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Food Fight: Battle Mashed Potato

After last week's Food Fight, in which fans/minions of Jeannine's Bistro cluttered the comments section with with querulous protestations and propaganda, we've decided to take a brief break from pitting one restaurant against another. And inspired by John Gray's inaugural Shameless Chef entry (which had its own fair share of detractors), this week's Food Fight will see two versions of mashed potatoes battle to the death.

In his entry, Gray advocated the use of store-bought and pre-made mashed potatoes in his [very loose] Shepherd's Pie recipe. We very nearly balked at this, as homemade mashed potatoes are not only one of our favorite things to eat, but also one of the simplest things anyone can make. To that end, we visited our local grocery store and picked up a carton of pre-made mashed potatoes and two Russet potatoes, then headed home to prepare them for battle.

Did the homemade mashed potatoes win over the pre-fabricated carton? The results may surprise you.

Homemade Mashed Potatoes

Two Russet potatoes cost roughly $2. Along with the cream and butter that should already be in a reasonably well-stocked fridge, and the salt that even the laziest asshole has laying around, this makes for a pretty inexpensive side dish. Caveat: We prefer using red potatoes or even Fingerling when we're feeling fancy (read: rich), but wanted to stick with the same type of potatoes in the pre-made pack.

The entire process of making homemade mash takes around 20 minutes, most of which is consumed by boiling the potatoes, thereby freeing you up for other tasks, like watching Glee or -- more responsibly -- preparing the rest of your dinner. It's quite simple really: chop each potato into large chunks, boil them in well-salted water until tender, drain, add cream and butter (to your personal taste/consistency preferences), mash, add salt (again, to taste) and eat. Don't bother with peeling them unless you have an aversion to the skins or plan on using a ricer; the skins add a nice texture in addition to nutrients.

As for the taste? They taste like home, pure and simple. Four ingredients. Minimal effort. They're velvety and buttery, yet earthy. What's not to love?

Kroger Sides For You! Mashed Potatoes

We couldn't bring ourselves to purchase a large, dreary beige tub of Country Crock mashed potatoes, but were pleasantly surprised to see a carton of Kroger-brand mash instead (and at only $3.49, it was priced fairly too). Unlike the mainstream version, Kroger's potatoes claim to be -- as the package indicates -- "homestyle," meaning that they contain roughly the same ingredients as you'd use to create your own at home. Yes, that ingredient also includes margarine and some preservatives, but you could be far worse off.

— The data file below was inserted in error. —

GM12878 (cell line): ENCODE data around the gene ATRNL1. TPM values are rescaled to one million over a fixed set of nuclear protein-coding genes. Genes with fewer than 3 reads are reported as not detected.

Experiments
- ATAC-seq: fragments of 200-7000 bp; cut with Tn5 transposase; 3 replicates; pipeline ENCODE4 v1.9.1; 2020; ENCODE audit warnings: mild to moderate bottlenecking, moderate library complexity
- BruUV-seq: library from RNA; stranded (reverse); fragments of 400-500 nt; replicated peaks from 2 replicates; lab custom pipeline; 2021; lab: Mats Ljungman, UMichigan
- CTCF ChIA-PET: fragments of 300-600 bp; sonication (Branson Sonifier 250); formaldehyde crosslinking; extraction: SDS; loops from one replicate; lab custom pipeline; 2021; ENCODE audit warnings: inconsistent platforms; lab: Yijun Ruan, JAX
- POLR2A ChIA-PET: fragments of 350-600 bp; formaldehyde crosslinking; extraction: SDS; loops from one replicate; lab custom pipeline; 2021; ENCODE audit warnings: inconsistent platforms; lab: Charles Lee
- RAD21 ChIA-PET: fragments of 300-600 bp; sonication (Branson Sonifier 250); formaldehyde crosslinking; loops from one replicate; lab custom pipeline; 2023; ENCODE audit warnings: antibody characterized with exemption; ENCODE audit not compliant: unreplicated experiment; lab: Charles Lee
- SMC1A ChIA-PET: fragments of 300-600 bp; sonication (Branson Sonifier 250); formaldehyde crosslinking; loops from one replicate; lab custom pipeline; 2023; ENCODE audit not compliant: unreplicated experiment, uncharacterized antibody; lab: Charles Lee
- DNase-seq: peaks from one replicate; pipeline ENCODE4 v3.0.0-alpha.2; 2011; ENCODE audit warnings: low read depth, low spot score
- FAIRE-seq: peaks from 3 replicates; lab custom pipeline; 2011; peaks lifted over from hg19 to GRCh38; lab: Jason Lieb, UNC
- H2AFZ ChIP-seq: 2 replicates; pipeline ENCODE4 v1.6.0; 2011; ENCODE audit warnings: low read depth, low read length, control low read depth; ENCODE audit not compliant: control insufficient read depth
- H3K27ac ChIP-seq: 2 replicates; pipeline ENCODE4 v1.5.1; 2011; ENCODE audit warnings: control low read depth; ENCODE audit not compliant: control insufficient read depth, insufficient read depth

At this point, we hit a stumbling block. Getting the potatoes home, we discovered that they can only be microwaved and we, being neo-Luddite (read: poor), don't own a microwave. After traipsing over to a friend's house with our stout little rectangle of potatoes, we got down to business. The contraption in which the potatoes were housed was similar to a frozen dinner, but with a worrying amount of excess liquid. We plowed ahead, though, and nuked them for six minutes.

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It turns out the liquid was very necessary -- without mixing that now-boiling liquid into the mass of potatoes, they would have been very hard and probably rather unappetizing. After mixing, the potatoes came to possess an almost homemade-looking fluffy and slightly yellow appearance. The taste wasn't too far off, either, passing both our palates and our friend's with nearly flying colors. The only off-putting thing was the odd, gelatinous, gummy texture, as if someone had liberally doused the potatoes with cornstarch. These definitely didn't feel like homemade potatoes in the mouth, but a very close approximation. We imagine this is what replicator food tastes like in the Star Trek universe.

The Winner

It's easy to say the homemade potatoes won, hands down. We never expected anything else. But the pre-fabricated potatoes thoroughly surprised us. Would we "cook" and serve them at home? Never. Would we grab a carton if we were in a hurry to a dinner party and had been instructed to bring the potatoes? Probably, but with the appropriate amount of shame. Would we happily eat these at a non-cooking friend's house? Definitely.

With as close as Kroger has come here, one can only imagine the extent of mashed potato technology in the future. It's a brave new world...

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